Checklist of Things to Watch Out For
- Are any of your employees (yourself included) currently ill? If so, they cannot be in the place of work.
All employees must be wearing clothing that protects against the contamination of food.
All employees must maintain personal cleanliness. Nobody likes a smelly cook.
Hands must be washed at a hand-washing station (separate from where you wash utensils) after an absence from the work station and at any time they may have become contaminated. Did you just scratch your nose? Put your hands in your pockets? Wash them!
Remove any unsecured jewelry, or jewelry that is unable to be sanitized.
Restrain long hair. That means man-buns too!
Have a separate space in the work area away from where food is prepared and utensils are washed for eating food, chewing gum, smoking, or drinking beverages.
Depending on the state, all employees may need to complete education and training, such as a food handler’s permit. Even if this isn’t required by your state health department, you should consider it. It won’t hurt, and you’ll learn a lot of useful information!
You should have a system for removing waste in a way that won’t provide contamination for food; having a covered trashcan is a good idea.
Gloves should be used when necessary.
You’ll need to have sufficient space for your equipment and storage. Keep it neat!
Floors, walls, and ceilings must be constructed in a way that they can be kept clean and in good repair. Dripping or condensation from pipes, ducts, and fixtures should not contaminate food.
Adequate lighting is necessary everywhere that food is kept or prepared and hands or utensils are cleaned.
Safety-type bulbs must be used to protect food in the instance of glass breakage. Don’t forget the lights in the hood over your stove!
Adequate ventilation must be used to control vapors or fumes. CO2 levels may be tested during your inspection.
Equipment must be in sanitary and working condition, so replace that old, broken meat thermometer!
All utensils and equipment must be cleaned in a manner that prevents contamination of food.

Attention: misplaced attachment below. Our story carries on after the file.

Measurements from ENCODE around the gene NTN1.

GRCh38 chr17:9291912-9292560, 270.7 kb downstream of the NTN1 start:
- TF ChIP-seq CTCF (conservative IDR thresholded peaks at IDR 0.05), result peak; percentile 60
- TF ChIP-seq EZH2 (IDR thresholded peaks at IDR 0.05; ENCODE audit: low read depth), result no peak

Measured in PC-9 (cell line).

Cleaning and sanitizing materials must be both safe and adequate.
All food-contact surfaces (think utensils, bowls, pans, cutting boards, etc.) and non-food-contact surfaces (think cupboards, floors, walls, etc.) must be cleaned as often as necessary to prevent contamination.
Single-use items (including pans and serving utensils) must only be used once.
- Your kitchen’s water supply must be sufficient and come from an adequate and potable source. Some states will test your water, some will not.
Utensils are adequately cleanable and properly maintained. Do you have a wooden cutting board with lots of nicks and gouges in it? Either sand it down or buy a new one.
Food-contact surfaces must be corrosion-resistant and nontoxic.
Freezers and fridges must have working thermometers (attach them to the door, which is the warmest part) and should be at the appropriate temperatures (<45°F for fridge, below freezing for freezer).
Equipment must be washed between uses.
Raw materials must be kept and stored in a way to prevent contamination. Keep your meat in a separate drawer in the fridge, and make sure your storage containers are in good condition.
Keep your bulk food labeled, dated, and secured.
Frozen food must stay frozen until ready to use. When thawing food, it must be done in a way that is safe and prevents contamination.
Hot foods must be kept at 140°F or above. When cooling, they must be cooled in a way that effectively prevents contamination.
Finished food and unfinished (raw) food must be kept separated to prevent contamination
If you need more information about your state’s inspection process, be sure to check the correspinfing government site:
North Carolina: http://www.ncagr.gov/fooddrug/food/homebiz.htm